Traditional Country VS. Modern Country Part II

By: Daneille Scott

Traditional Country VS. Modern Country Part II

Although influenced by traditional country music, Garth Brooks is considered to be a modern country music artist. Since the beginning of country music, it has continuously been changing- each artist trying to set themselves apart from other artists.

Country has evolved into something almost unrecognizable as country music. Its sounds are different, its styles are different as well as the way artists deliver it to their fans. Being unique and entertaining the crowd are huge aspects of what makes modern country music different from the traditional style.

Garth Brook's career launched very differently than that of Johnny Cash. Born on February 7, 1962 in Tulsa Oklahoma, Brooks got his start in music singing in clubs and bars while attending Oklahoma State University (Garth Brooks Biography 1).

Brook's mother, Colleen was also a singer, so he was raised on music, like that of Johnny Cash. Growing up, Brook's got inspiration from his idols that included artists such as James Taylor and John Wayne and from groups like Kiss and Queen. (Painton 1-3). After he graduated college, Brooks moved to Nashville in hopes of pursuing a music career.

Upon being rejected from several record companies, Capitol Records decided to sign Brooks to their label in 1988 (Erlwine 1). Brooks's first album was an instant success, and crossed over into the pop album charts. It was his second album that established him as a superstar. It contained the hit Friends in Low Places, which spent twenty-three weeks at the top of the country charts. That album sold seven-hundred thousand copies within the first ten days of its release (Erlwine 1-2).

By 1990, Brooks was a world known modern country music artist. His music broke the boundaries of traditional country. From the instruments that he used to his extravagant performances, Brooks crossed the boundary between country and rock music.

Although at times, he did revert back to traditional roots and perform with acoustic guitars, the majority of his music was performed with electric guitars and other electric instruments. With amplification and the guitar distortion, Brooks's songs were an example of country-rock music.

Brooks is well known for his crazy, on edge concert style. By the end of 1990, he was selling out stadiums within minutes and was putting on stadium-sized shows, patterned after ‘70's rock extravaganzas (Erlwine 2). Brooks didn't just stand in from of the microphone and sing. He used a headset in order to allow the freedom to run, jump, and swing out over the audience with a harness. His concerts included flashy lights, sparks, flames, and smoke.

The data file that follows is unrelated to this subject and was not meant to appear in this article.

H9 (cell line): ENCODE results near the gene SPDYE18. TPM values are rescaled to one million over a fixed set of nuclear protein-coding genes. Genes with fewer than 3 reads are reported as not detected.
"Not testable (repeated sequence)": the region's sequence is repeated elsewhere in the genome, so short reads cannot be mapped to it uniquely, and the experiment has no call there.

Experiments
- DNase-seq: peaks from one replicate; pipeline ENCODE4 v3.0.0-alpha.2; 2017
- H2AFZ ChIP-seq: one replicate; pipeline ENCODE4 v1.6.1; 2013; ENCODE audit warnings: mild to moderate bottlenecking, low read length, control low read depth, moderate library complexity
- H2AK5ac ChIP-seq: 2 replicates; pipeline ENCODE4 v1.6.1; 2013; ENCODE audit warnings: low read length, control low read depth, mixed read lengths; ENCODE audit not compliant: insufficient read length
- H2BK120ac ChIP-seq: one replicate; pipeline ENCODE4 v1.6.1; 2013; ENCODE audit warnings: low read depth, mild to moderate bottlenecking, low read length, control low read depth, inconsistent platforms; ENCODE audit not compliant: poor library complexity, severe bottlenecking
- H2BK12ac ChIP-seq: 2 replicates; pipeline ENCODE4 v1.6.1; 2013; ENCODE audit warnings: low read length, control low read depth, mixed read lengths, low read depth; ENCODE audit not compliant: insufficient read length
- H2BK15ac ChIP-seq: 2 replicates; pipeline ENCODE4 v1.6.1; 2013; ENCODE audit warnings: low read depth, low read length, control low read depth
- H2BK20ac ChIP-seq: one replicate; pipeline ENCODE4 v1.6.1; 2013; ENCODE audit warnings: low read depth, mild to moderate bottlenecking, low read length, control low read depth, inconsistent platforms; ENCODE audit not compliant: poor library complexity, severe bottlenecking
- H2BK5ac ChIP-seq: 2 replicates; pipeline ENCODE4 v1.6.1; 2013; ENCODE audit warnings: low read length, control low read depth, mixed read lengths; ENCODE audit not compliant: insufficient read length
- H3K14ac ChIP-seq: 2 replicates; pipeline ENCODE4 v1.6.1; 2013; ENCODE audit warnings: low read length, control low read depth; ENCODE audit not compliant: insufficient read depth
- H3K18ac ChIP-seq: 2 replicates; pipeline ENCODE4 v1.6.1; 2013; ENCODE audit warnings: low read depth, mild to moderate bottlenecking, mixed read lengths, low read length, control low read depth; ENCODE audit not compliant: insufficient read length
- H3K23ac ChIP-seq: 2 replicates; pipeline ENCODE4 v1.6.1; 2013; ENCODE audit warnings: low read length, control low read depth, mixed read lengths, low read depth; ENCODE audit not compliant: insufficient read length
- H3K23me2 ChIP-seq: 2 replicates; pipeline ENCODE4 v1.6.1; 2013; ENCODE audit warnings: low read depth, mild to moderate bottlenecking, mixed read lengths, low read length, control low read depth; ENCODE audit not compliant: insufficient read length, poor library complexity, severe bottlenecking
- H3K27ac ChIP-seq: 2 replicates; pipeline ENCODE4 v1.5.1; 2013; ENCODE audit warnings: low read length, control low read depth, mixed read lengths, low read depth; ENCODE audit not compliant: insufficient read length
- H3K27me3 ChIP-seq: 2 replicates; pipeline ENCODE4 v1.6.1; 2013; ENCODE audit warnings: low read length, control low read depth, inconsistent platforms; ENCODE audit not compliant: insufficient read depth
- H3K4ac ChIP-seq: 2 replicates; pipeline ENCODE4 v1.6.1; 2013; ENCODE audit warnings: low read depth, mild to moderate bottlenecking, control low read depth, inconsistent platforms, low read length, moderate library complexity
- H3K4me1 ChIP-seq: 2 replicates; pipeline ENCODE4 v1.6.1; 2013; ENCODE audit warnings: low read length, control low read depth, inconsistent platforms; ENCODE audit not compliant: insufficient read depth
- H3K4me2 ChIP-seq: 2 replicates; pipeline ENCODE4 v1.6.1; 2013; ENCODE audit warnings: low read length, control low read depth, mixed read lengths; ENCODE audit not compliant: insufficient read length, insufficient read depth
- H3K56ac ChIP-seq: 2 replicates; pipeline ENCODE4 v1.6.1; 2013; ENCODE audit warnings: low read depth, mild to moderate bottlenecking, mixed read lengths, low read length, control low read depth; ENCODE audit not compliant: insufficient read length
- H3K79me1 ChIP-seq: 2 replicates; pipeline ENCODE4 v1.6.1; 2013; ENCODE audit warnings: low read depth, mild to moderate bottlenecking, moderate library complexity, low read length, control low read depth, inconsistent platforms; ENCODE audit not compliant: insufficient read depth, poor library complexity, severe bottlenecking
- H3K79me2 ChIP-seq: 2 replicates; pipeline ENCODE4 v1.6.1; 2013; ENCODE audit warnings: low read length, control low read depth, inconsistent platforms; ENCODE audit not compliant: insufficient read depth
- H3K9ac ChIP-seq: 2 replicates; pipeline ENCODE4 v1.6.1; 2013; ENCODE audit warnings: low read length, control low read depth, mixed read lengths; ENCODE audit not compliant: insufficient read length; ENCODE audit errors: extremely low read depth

Brooks was also known for throwing water on the audience and bashing his guitars onstage. He prances across stage like a cross between Mick Jaggar and Ferris Bueller, swinging from rope to rope ladders and smashing his guitar (Painton 1). Brooks's performances were extreme and focused around entertaining the audience. It was the first time any country artist had incorporated such rock & roll techniques into stage shows (Erlwine 2).

In 1990 Brook's career was at its peak. This trend continued for several more years. He released several hit albums selling millions of copies each and he had several hit songs including If Tomorrow Never Comes, The Dance, Unanswered Prayers, Rodeo, and Shameless (Erlwine 1-3).

He proceeded to enchant his fans with his country- rock style and wild concerts until the release of his Chris Gaines album in September 1999. It proved to be a huge commercial disappointment to Brooks and the record label (Erlwine 4). After the album failed to sell, Brooks announced his impending retirement at the end of 2000, saying that he wanted to spend more time with his wife and three daughters (Garth Brooks Biography 2).

Although now retired, Brooks contributed in a very huge way to the music industry. He was the first country artist to used rock & roll techniques not only in his shows, but in his music as well. Brooks is a pivotal figure in the history of country music. With his commercial savvy fusion of post-country, honky tonk, post-folk-rock sensitive singer/songwriter sensibilities, and ‘70's arena rock dramatics, Brooks brought country music to a new audience (Garth Brooks 1).

Brooks made it ok to push country music to the limit and to try new things. He is a pivotal step in the development of modern country music.

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About the Author:

Author Daneille Scott is a psychology major student at Austin College a private liberal arts university in Sherman, Texas. Article Source: This article was published by permission. All rights reserved.  Daneille operates an online musical accessory store at:

Visit Daneille's store and her Guitar Information site.  Reproductions of this work is encouraged as long as this article source block remains in tact.
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